A bird's eye view of the entire sky was what NASA aimed at presenting when it released a bewildering photo on Thursday showing a tangle of criss-cross bright yellow arcs crossing each other to create a massive web with numerous luminous points on the dark black canvas - the sky.
Teasing what could be the possible guesses to the picture, NASA, on Thursday, shared the mosaic of sweeping arcs explaining that it was a map of the entire sky in X-Rays.
Explaining the image captured by NASA’s Neutron star Interior Composition Explorer (NICER), a payload on the International Space Station, NASA has explained what each arc and each bright spot represented.
"The map includes data from the first 22 months of NICER’s science operations. Each arc traces X-rays, as well as occasional strikes from energetic particles, captured during NICER’s night moves. The brightness of each point in the image is a result of these contributions as well as the time NICER has spent looking in that direction. A diffuse glow permeates the X-ray sky even far from bright sources," states NASA.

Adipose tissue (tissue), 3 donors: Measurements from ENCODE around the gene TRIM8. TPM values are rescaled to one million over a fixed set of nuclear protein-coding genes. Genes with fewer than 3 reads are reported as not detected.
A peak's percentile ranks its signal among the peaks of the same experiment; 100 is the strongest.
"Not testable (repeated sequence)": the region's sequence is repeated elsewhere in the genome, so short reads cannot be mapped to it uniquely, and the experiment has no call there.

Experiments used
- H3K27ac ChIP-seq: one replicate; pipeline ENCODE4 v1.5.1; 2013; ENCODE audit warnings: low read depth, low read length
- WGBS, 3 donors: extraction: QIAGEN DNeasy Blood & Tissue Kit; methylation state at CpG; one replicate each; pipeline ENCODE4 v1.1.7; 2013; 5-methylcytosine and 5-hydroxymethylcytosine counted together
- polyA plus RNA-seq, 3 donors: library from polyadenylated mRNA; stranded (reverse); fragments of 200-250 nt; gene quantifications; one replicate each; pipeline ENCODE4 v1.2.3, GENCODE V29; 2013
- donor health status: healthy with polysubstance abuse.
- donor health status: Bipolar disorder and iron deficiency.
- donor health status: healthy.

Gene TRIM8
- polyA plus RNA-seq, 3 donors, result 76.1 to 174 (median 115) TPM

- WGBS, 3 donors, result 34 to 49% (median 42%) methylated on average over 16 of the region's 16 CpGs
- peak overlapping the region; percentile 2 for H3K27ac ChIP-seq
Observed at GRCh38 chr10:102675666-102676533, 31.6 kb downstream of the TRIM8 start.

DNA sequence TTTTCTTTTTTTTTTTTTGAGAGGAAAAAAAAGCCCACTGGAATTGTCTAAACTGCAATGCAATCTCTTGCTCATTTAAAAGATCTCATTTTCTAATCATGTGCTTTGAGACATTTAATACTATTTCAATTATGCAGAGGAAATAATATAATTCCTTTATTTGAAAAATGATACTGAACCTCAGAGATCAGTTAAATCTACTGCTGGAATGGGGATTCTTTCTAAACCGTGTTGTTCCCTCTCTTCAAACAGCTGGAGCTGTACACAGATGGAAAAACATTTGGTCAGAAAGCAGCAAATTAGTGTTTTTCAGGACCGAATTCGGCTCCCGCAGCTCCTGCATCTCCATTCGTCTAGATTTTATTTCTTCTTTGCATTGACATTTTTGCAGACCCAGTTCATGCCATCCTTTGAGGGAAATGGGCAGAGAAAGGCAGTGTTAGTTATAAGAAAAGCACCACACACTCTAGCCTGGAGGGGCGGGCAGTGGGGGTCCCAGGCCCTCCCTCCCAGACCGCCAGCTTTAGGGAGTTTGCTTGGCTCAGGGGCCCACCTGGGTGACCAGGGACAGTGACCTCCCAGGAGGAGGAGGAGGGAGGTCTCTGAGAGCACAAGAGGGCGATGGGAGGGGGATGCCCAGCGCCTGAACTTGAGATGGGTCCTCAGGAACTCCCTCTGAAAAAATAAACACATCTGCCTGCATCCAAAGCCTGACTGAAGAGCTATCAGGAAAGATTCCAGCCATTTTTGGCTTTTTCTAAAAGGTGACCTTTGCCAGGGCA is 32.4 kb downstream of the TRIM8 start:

Explaining why there were a very large number of criss-cross arcs at some places, NASA states:
"The prominent arcs form because NICER often follows the same paths between targets. The arcs converge on bright spots representing NICER’s most popular destinations — the locations of important X-ray sources the mission regularly monitors."
Speaking about the scope of the project NICER was undertaking named Station Explorer for X-ray Timing and Navigation Technology (SEXTANT),NASA claims that by observing these X-ray pulses to determine NICER's position and peed in space, the technology when mature, will act as a galactic GPS enabling spacecraft to navigate themselves throughout the solar system — and beyond.
Unfortunately, this is currently only seen in sci-fi movies like Star Wars, Guardians of the Galaxy to name a few.